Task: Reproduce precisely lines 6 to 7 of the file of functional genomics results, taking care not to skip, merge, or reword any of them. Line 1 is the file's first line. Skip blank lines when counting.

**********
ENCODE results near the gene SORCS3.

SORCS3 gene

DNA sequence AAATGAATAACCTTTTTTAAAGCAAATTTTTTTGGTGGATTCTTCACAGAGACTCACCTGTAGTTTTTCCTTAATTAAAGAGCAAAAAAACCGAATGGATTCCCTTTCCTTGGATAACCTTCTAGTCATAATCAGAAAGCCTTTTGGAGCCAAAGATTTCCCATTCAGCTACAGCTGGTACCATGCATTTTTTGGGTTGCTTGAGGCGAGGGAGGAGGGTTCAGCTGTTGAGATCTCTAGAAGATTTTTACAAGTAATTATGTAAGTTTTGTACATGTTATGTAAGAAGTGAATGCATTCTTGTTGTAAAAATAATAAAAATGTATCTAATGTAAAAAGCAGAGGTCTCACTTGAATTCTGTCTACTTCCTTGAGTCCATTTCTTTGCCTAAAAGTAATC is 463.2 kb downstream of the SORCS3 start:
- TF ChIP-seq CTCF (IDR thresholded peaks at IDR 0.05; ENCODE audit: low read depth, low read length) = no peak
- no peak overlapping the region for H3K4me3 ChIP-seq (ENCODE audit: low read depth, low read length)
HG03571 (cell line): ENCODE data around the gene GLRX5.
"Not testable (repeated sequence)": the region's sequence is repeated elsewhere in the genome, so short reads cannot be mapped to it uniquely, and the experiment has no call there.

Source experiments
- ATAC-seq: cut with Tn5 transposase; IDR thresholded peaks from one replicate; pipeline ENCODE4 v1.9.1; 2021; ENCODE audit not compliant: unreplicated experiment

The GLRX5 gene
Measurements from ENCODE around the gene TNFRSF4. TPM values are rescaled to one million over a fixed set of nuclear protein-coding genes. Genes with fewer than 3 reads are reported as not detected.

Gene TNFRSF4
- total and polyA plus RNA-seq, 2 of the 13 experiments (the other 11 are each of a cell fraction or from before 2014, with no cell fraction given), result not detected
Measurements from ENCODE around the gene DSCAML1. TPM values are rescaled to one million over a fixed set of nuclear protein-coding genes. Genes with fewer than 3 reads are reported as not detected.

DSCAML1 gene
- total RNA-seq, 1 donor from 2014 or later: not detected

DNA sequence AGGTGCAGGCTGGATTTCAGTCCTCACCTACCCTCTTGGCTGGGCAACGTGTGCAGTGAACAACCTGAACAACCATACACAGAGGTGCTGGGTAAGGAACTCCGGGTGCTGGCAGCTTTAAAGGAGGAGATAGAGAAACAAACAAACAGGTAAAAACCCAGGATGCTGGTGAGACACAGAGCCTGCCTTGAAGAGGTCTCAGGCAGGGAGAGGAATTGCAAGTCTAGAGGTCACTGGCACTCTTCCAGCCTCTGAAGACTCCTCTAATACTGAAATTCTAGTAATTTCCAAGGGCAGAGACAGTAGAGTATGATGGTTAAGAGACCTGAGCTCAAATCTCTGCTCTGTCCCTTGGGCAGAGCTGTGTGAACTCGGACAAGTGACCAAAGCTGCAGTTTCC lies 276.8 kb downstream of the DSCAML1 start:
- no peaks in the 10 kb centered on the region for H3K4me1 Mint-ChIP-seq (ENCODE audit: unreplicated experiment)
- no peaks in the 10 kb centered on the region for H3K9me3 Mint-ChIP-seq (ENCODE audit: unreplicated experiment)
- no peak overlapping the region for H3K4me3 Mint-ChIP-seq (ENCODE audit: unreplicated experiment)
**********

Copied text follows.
HG03571 (cell line): ENCODE data around the gene GLRX5.
"Not testable (repeated sequence)": the region's sequence is repeated elsewhere in the genome, so short reads cannot be mapped to it uniquely, and the experiment has no call there.